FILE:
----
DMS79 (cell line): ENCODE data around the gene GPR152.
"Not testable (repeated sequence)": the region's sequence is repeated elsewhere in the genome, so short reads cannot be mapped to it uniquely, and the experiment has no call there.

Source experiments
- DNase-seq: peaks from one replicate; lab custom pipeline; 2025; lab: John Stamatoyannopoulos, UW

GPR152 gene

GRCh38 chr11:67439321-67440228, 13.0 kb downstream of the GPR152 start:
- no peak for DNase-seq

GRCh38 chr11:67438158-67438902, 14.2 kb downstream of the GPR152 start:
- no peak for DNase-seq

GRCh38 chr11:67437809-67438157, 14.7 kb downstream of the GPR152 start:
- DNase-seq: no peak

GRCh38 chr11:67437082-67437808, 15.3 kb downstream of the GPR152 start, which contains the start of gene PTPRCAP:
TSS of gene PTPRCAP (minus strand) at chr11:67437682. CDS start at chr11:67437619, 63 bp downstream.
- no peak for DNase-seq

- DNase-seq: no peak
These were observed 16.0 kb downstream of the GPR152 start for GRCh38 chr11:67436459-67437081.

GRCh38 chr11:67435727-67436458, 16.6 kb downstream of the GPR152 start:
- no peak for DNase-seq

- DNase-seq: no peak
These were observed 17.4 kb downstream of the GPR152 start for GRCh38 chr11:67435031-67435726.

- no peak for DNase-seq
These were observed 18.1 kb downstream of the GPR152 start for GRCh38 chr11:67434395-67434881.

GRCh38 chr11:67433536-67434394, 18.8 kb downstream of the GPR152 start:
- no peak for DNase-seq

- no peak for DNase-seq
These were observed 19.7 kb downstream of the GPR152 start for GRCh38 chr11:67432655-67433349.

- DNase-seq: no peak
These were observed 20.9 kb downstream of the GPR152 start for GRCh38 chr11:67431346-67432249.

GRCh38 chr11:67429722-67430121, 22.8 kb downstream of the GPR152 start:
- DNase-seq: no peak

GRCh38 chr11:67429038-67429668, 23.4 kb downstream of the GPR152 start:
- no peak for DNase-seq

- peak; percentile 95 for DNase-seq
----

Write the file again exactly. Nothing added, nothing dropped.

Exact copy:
DMS79 (cell line): ENCODE data around the gene GPR152.
"Not testable (repeated sequence)": the region's sequence is repeated elsewhere in the genome, so short reads cannot be mapped to it uniquely, and the experiment has no call there.

Source experiments
- DNase-seq: peaks from one replicate; lab custom pipeline; 2025; lab: John Stamatoyannopoulos, UW

GPR152 gene

GRCh38 chr11:67439321-67440228, 13.0 kb downstream of the GPR152 start:
- no peak for DNase-seq

GRCh38 chr11:67438158-67438902, 14.2 kb downstream of the GPR152 start:
- no peak for DNase-seq

GRCh38 chr11:67437809-67438157, 14.7 kb downstream of the GPR152 start:
- DNase-seq: no peak

GRCh38 chr11:67437082-67437808, 15.3 kb downstream of the GPR152 start, which contains the start of gene PTPRCAP:
TSS of gene PTPRCAP (minus strand) at chr11:67437682. CDS start at chr11:67437619, 63 bp downstream.
- no peak for DNase-seq

- DNase-seq: no peak
These were observed 16.0 kb downstream of the GPR152 start for GRCh38 chr11:67436459-67437081.

GRCh38 chr11:67435727-67436458, 16.6 kb downstream of the GPR152 start:
- no peak for DNase-seq

- DNase-seq: no peak
These were observed 17.4 kb downstream of the GPR152 start for GRCh38 chr11:67435031-67435726.

- no peak for DNase-seq
These were observed 18.1 kb downstream of the GPR152 start for GRCh38 chr11:67434395-67434881.

GRCh38 chr11:67433536-67434394, 18.8 kb downstream of the GPR152 start:
- no peak for DNase-seq

- no peak for DNase-seq
These were observed 19.7 kb downstream of the GPR152 start for GRCh38 chr11:67432655-67433349.

- DNase-seq: no peak
These were observed 20.9 kb downstream of the GPR152 start for GRCh38 chr11:67431346-67432249.

GRCh38 chr11:67429722-67430121, 22.8 kb downstream of the GPR152 start:
- DNase-seq: no peak

GRCh38 chr11:67429038-67429668, 23.4 kb downstream of the GPR152 start:
- no peak for DNase-seq

- peak; percentile 95 for DNase-seq